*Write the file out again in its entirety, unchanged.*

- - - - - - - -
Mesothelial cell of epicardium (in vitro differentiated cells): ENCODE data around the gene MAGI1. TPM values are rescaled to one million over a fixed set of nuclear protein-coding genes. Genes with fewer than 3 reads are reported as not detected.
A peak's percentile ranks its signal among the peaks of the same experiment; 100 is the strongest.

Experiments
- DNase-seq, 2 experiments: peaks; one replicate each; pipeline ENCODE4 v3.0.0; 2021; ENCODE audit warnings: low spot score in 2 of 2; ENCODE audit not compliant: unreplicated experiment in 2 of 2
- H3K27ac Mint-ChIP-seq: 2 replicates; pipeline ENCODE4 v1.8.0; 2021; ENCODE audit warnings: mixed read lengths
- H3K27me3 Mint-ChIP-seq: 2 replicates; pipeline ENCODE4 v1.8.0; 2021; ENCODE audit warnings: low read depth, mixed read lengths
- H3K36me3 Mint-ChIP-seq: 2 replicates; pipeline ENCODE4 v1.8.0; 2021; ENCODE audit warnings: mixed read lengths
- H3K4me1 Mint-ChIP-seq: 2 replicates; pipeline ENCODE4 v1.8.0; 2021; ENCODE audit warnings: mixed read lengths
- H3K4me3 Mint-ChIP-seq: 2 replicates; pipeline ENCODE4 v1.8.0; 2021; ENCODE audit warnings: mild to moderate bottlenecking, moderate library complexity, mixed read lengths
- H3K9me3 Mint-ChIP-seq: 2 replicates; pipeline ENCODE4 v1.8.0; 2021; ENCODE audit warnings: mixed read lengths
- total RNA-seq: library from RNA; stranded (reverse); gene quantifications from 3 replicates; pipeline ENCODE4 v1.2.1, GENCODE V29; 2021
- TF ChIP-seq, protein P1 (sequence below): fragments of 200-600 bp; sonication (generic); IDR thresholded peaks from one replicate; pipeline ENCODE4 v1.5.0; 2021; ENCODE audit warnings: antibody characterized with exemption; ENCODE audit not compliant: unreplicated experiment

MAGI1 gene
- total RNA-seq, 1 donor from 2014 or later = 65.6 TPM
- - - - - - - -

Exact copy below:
Mesothelial cell of epicardium (in vitro differentiated cells): ENCODE data around the gene MAGI1. TPM values are rescaled to one million over a fixed set of nuclear protein-coding genes. Genes with fewer than 3 reads are reported as not detected.
A peak's percentile ranks its signal among the peaks of the same experiment; 100 is the strongest.

Experiments
- DNase-seq, 2 experiments: peaks; one replicate each; pipeline ENCODE4 v3.0.0; 2021; ENCODE audit warnings: low spot score in 2 of 2; ENCODE audit not compliant: unreplicated experiment in 2 of 2
- H3K27ac Mint-ChIP-seq: 2 replicates; pipeline ENCODE4 v1.8.0; 2021; ENCODE audit warnings: mixed read lengths
- H3K27me3 Mint-ChIP-seq: 2 replicates; pipeline ENCODE4 v1.8.0; 2021; ENCODE audit warnings: low read depth, mixed read lengths
- H3K36me3 Mint-ChIP-seq: 2 replicates; pipeline ENCODE4 v1.8.0; 2021; ENCODE audit warnings: mixed read lengths
- H3K4me1 Mint-ChIP-seq: 2 replicates; pipeline ENCODE4 v1.8.0; 2021; ENCODE audit warnings: mixed read lengths
- H3K4me3 Mint-ChIP-seq: 2 replicates; pipeline ENCODE4 v1.8.0; 2021; ENCODE audit warnings: mild to moderate bottlenecking, moderate library complexity, mixed read lengths
- H3K9me3 Mint-ChIP-seq: 2 replicates; pipeline ENCODE4 v1.8.0; 2021; ENCODE audit warnings: mixed read lengths
- total RNA-seq: library from RNA; stranded (reverse); gene quantifications from 3 replicates; pipeline ENCODE4 v1.2.1, GENCODE V29; 2021
- TF ChIP-seq, protein P1 (sequence below): fragments of 200-600 bp; sonication (generic); IDR thresholded peaks from one replicate; pipeline ENCODE4 v1.5.0; 2021; ENCODE audit warnings: antibody characterized with exemption; ENCODE audit not compliant: unreplicated experiment

MAGI1 gene
- total RNA-seq, 1 donor from 2014 or later = 65.6 TPM